Wednesday, October 10, 2012

John Cage’s Europera 5 at the Burchfield Penney Art Center!

We in Buffalo have been celebrating John Cage’s 100th birthday this year with many diverse performances of his works all around the city. In this vein, we’re happy to announce a special performance of his final opera, Europera 5, at the Burchfield Penney Art Center on Friday, October 12, from 8 – 9:30 p.m., in the Peter and Elizabeth C. Tower Auditorium. John Cage was a good friend to Buffalo and served as a faculty composer at June in Buffalo during the 1970s -- friend of Cage and Buffalo native Jan Williams, who is also an Emeritus Professor at UB, veteran Creative Associate of the Center for the Creative and Performing Arts of Buffalo, and percussionist extraordinaire, will be performing on the victrola throughout Europera 5, alongside soprano Martha Herr, tenor Robert Zimmerman, pianist Amy Williams, Tom Kostusiak on Lighting, and Don Metz on Truckera tape.

John Cage and Jan Williams
Europera 5 (1991) was John Cage's last and most portable opera. It is a collage scored for two singers, each singing five arias of their own choosing from the standard opera repertoire. A pianist "accompanies" them by playing six different opera transcriptions. They are joined by a single 78-rpm victrola player, playing six historical opera recordings and a performer playing a pre-recorded tape, plus the use of a radio and a silent television.

The following is a little background on John Cage and Europera 5, written by Associate Director of the Burchfield Penney Art Center, Don Metz:

“John Cage (1912-1992) was one of the most influential and inventive composers of the second half of the 20th century. He was constantly looking for ways to find and invent new sounds and to organize them through unconventional means of notation and time, utilizing indeterminacy in music through chance operations. Cage is revered world-wide not only as a composer, but as a writer, philosopher, graphic artist, painter and lecturer, who influenced and inspired artists in many disciplines. Critics agree that his challenge to conquer our dislikes in order to revolutionized how we perceive and reshaped aesthetic thought in the second half of the 20th Century. Cage suggested we ‘use art not as self expression, but as self alteration.’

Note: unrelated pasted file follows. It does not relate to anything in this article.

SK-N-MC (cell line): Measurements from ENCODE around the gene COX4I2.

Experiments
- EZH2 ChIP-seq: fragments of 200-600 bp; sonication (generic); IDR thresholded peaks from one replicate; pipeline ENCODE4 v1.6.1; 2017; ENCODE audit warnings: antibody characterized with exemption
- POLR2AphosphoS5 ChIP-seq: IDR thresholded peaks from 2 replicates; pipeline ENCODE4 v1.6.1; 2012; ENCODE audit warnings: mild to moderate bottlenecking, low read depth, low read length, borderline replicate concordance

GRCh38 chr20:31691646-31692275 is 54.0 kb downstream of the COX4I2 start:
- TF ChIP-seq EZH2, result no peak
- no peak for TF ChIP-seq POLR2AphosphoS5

“He revolutionized music by emphasizing the use of silence within its vocabulary and proclaimed ‘all sound is music’ and ‘everything we do is music.’ In the 1990 documentary John Cage: I have Nothing to Say and I am Saying it, he states: ‘I have come to my music to enjoy the sounds wherever I am. I wouldn’t say that I understand the environment, I simply experience it. The first question I ask myself when something doesn’t seem to be beautiful is why I don’t think it is beautiful. And very shortly after, you discover there is no reason.’
John Cage

“In 1987, Heinz-Klaus Metzger and Reiner Riehm invited Cage to write an opera that was intended to be an ‘irreversible negation of the opera as such’. Cage’s response, ‘For 200 years the Europeans have sent us their operas. Now I am returning them all to them.’ In 1987 Europera 1 & Europa 2 premiered in the Frankfurt Opera. Cage chose for his musical materials in his Europeras, fragments of eighteenth and nineteenth century operas. There is no music by the composer. Instead, there is found music that is organized by the composer using chance operations, and, in the case of Europera 5, he instructs performers to select parts to perform from their repertoire.